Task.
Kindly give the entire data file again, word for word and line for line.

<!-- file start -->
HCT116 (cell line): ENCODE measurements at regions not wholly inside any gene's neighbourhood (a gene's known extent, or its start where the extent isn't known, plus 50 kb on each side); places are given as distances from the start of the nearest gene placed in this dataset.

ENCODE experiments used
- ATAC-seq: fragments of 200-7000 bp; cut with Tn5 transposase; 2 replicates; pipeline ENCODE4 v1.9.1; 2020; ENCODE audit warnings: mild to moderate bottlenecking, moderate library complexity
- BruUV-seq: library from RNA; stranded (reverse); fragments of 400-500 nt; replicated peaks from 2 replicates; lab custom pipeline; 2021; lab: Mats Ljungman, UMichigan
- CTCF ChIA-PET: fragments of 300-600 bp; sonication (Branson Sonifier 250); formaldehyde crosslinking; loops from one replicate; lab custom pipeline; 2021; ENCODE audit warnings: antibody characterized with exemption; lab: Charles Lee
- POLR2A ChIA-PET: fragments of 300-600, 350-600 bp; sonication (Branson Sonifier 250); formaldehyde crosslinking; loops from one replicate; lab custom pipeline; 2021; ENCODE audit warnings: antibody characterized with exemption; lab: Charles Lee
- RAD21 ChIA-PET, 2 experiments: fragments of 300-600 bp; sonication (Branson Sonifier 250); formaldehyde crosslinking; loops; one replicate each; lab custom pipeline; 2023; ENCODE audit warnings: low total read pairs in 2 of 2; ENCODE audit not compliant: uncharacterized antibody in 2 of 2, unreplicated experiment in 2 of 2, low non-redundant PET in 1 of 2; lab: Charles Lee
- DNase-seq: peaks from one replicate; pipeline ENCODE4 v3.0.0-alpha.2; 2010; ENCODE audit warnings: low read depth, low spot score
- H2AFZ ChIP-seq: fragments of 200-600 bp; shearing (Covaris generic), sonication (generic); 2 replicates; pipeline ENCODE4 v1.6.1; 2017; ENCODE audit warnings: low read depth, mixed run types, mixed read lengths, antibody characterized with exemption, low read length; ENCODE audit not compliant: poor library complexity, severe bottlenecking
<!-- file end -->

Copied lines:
HCT116 (cell line): ENCODE measurements at regions not wholly inside any gene's neighbourhood (a gene's known extent, or its start where the extent isn't known, plus 50 kb on each side); places are given as distances from the start of the nearest gene placed in this dataset.

ENCODE experiments used
- ATAC-seq: fragments of 200-7000 bp; cut with Tn5 transposase; 2 replicates; pipeline ENCODE4 v1.9.1; 2020; ENCODE audit warnings: mild to moderate bottlenecking, moderate library complexity
- BruUV-seq: library from RNA; stranded (reverse); fragments of 400-500 nt; replicated peaks from 2 replicates; lab custom pipeline; 2021; lab: Mats Ljungman, UMichigan
- CTCF ChIA-PET: fragments of 300-600 bp; sonication (Branson Sonifier 250); formaldehyde crosslinking; loops from one replicate; lab custom pipeline; 2021; ENCODE audit warnings: antibody characterized with exemption; lab: Charles Lee
- POLR2A ChIA-PET: fragments of 300-600, 350-600 bp; sonication (Branson Sonifier 250); formaldehyde crosslinking; loops from one replicate; lab custom pipeline; 2021; ENCODE audit warnings: antibody characterized with exemption; lab: Charles Lee
- RAD21 ChIA-PET, 2 experiments: fragments of 300-600 bp; sonication (Branson Sonifier 250); formaldehyde crosslinking; loops; one replicate each; lab custom pipeline; 2023; ENCODE audit warnings: low total read pairs in 2 of 2; ENCODE audit not compliant: uncharacterized antibody in 2 of 2, unreplicated experiment in 2 of 2, low non-redundant PET in 1 of 2; lab: Charles Lee
- DNase-seq: peaks from one replicate; pipeline ENCODE4 v3.0.0-alpha.2; 2010; ENCODE audit warnings: low read depth, low spot score
- H2AFZ ChIP-seq: fragments of 200-600 bp; shearing (Covaris generic), sonication (generic); 2 replicates; pipeline ENCODE4 v1.6.1; 2017; ENCODE audit warnings: low read depth, mixed run types, mixed read lengths, antibody characterized with exemption, low read length; ENCODE audit not compliant: poor library complexity, severe bottlenecking